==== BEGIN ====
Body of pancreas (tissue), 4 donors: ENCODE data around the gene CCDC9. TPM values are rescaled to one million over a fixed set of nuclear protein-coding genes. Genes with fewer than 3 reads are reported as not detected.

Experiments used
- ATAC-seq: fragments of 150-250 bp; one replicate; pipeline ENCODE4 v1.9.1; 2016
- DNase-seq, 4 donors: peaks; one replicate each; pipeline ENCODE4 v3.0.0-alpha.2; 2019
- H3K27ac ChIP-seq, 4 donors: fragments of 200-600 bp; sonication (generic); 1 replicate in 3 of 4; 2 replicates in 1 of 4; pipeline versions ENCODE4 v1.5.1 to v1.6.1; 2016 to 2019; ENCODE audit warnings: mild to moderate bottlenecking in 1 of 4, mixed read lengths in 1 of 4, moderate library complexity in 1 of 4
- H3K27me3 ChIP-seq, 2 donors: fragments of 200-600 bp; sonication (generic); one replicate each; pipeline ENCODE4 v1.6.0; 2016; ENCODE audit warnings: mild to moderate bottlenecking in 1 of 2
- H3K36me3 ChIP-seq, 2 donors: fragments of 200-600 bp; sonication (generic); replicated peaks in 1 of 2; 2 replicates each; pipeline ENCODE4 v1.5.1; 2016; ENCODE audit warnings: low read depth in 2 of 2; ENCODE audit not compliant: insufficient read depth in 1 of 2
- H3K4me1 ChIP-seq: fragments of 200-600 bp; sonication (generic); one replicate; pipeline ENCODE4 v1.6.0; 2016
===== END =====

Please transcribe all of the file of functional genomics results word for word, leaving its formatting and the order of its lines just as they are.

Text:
Body of pancreas (tissue), 4 donors: ENCODE data around the gene CCDC9. TPM values are rescaled to one million over a fixed set of nuclear protein-coding genes. Genes with fewer than 3 reads are reported as not detected.

Experiments used
- ATAC-seq: fragments of 150-250 bp; one replicate; pipeline ENCODE4 v1.9.1; 2016
- DNase-seq, 4 donors: peaks; one replicate each; pipeline ENCODE4 v3.0.0-alpha.2; 2019
- H3K27ac ChIP-seq, 4 donors: fragments of 200-600 bp; sonication (generic); 1 replicate in 3 of 4; 2 replicates in 1 of 4; pipeline versions ENCODE4 v1.5.1 to v1.6.1; 2016 to 2019; ENCODE audit warnings: mild to moderate bottlenecking in 1 of 4, mixed read lengths in 1 of 4, moderate library complexity in 1 of 4
- H3K27me3 ChIP-seq, 2 donors: fragments of 200-600 bp; sonication (generic); one replicate each; pipeline ENCODE4 v1.6.0; 2016; ENCODE audit warnings: mild to moderate bottlenecking in 1 of 2
- H3K36me3 ChIP-seq, 2 donors: fragments of 200-600 bp; sonication (generic); replicated peaks in 1 of 2; 2 replicates each; pipeline ENCODE4 v1.5.1; 2016; ENCODE audit warnings: low read depth in 2 of 2; ENCODE audit not compliant: insufficient read depth in 1 of 2
- H3K4me1 ChIP-seq: fragments of 200-600 bp; sonication (generic); one replicate; pipeline ENCODE4 v1.6.0; 2016